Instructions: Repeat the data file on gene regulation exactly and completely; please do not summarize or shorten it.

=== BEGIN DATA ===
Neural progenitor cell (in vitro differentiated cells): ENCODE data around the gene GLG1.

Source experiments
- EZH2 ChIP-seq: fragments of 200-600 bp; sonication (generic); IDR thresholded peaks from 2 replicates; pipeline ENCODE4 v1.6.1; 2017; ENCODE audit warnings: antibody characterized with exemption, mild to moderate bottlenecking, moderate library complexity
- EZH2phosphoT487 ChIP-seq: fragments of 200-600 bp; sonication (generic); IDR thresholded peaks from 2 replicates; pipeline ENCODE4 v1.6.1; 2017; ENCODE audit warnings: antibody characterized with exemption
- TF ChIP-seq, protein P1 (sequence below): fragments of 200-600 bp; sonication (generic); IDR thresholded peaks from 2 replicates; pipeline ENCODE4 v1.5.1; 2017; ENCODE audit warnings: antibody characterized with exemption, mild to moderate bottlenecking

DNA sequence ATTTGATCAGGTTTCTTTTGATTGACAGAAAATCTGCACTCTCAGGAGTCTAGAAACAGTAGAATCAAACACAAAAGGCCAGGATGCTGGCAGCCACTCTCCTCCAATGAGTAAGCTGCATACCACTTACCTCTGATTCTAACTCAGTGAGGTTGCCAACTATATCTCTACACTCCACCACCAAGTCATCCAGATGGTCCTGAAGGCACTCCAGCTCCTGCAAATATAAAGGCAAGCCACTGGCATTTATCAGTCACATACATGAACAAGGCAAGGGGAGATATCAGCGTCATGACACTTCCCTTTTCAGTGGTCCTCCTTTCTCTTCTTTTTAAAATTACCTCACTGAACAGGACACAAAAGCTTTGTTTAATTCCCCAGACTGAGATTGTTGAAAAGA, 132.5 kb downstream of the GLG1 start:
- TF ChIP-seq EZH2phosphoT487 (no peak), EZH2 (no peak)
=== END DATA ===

Neural progenitor cell (in vitro differentiated cells): ENCODE data around the gene GLG1.

Source experiments
- EZH2 ChIP-seq: fragments of 200-600 bp; sonication (generic); IDR thresholded peaks from 2 replicates; pipeline ENCODE4 v1.6.1; 2017; ENCODE audit warnings: antibody characterized with exemption, mild to moderate bottlenecking, moderate library complexity
- EZH2phosphoT487 ChIP-seq: fragments of 200-600 bp; sonication (generic); IDR thresholded peaks from 2 replicates; pipeline ENCODE4 v1.6.1; 2017; ENCODE audit warnings: antibody characterized with exemption
- TF ChIP-seq, protein P1 (sequence below): fragments of 200-600 bp; sonication (generic); IDR thresholded peaks from 2 replicates; pipeline ENCODE4 v1.5.1; 2017; ENCODE audit warnings: antibody characterized with exemption, mild to moderate bottlenecking

DNA sequence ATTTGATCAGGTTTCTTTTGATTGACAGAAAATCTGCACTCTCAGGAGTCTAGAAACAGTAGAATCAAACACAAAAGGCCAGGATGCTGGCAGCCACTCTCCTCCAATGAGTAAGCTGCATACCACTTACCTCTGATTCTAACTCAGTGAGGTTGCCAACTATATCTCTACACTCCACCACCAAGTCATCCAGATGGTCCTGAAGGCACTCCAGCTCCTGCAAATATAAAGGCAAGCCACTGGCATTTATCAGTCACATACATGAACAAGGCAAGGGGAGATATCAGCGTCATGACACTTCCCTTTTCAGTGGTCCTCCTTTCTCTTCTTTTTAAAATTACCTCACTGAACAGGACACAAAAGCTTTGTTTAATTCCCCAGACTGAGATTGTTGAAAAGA, 132.5 kb downstream of the GLG1 start:
- TF ChIP-seq EZH2phosphoT487 (no peak), EZH2 (no peak)